En Passant can only be played when the enemy pawn moves over your pawn's capture square during it's first move (moving 2 squares); so the answer to both condition 1 and 2 is no.
It is not possible for a pawn to en passant twice in a row.
My understanding is in early chess pawns could only move one space at a time, so when the 2 move rules was added they also added en passant to counterbalance the fact that you might lose a chance at capturing your opponents pawn since he could now move over your capture square.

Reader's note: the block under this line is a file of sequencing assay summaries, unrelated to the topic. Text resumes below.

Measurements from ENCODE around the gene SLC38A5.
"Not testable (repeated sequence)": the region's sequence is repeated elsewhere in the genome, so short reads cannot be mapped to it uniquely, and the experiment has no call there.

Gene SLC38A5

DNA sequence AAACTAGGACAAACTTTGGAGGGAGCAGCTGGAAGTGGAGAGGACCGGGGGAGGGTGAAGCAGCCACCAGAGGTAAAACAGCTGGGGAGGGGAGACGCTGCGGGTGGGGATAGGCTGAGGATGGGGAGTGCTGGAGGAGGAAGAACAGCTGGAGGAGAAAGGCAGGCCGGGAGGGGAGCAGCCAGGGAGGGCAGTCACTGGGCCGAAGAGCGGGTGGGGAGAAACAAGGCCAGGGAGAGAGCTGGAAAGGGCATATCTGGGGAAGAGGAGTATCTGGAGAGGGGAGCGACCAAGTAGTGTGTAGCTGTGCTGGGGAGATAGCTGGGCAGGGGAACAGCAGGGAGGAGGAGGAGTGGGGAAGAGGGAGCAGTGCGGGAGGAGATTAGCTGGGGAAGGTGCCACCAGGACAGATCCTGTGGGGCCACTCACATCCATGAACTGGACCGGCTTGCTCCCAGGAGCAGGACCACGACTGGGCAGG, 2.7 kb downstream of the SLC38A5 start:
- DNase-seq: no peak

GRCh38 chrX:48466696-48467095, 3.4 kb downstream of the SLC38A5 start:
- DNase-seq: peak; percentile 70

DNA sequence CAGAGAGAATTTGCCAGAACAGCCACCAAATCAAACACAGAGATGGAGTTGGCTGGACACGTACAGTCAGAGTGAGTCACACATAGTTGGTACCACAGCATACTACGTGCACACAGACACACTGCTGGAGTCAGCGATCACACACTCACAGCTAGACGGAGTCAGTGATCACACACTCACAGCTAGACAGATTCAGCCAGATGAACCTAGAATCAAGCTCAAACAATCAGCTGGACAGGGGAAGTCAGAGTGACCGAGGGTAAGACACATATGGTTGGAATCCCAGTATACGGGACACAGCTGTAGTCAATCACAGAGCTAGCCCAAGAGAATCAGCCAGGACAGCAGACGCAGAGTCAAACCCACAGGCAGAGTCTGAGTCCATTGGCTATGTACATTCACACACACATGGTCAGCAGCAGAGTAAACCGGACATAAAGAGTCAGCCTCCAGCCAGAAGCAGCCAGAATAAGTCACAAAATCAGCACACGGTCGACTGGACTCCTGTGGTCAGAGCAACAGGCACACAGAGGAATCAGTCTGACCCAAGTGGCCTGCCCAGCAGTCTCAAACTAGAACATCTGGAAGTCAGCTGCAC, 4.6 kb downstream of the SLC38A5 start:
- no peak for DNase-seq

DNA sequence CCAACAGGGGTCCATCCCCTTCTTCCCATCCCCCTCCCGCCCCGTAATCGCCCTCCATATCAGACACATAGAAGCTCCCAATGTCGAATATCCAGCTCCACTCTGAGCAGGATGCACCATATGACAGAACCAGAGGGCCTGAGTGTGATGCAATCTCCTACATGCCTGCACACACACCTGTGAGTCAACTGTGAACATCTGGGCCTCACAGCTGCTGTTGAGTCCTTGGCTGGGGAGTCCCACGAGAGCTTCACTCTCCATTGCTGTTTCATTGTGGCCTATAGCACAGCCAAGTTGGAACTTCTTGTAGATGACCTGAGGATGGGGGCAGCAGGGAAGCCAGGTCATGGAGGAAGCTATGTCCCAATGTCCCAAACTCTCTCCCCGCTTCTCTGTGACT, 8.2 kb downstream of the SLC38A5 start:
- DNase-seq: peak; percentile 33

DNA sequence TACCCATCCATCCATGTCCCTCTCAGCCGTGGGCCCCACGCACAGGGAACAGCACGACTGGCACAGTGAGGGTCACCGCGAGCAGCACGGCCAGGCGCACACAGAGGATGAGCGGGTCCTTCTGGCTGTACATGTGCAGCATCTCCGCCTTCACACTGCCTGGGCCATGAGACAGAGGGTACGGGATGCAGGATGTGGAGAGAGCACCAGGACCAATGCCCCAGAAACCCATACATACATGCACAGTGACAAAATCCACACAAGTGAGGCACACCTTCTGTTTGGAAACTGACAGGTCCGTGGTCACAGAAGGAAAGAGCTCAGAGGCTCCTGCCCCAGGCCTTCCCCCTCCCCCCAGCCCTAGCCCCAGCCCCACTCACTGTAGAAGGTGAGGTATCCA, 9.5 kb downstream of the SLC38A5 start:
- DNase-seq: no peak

So, in essence, because after capturing en passant it is no longer possible for an enemy pawn to pass over your capture square, it is no longer possible for your pawn to capture en passant.
The official FIDE rules, article 1 section 3.7d states:
A pawn attacking a square crossed by an opponent’s pawn which
has advanced two squares in one move from its original square may
capture this opponent’s pawn as though the latter had been moved only
one square. This capture is only legal on the move following this
advance and is called an ‘en passant’ capture.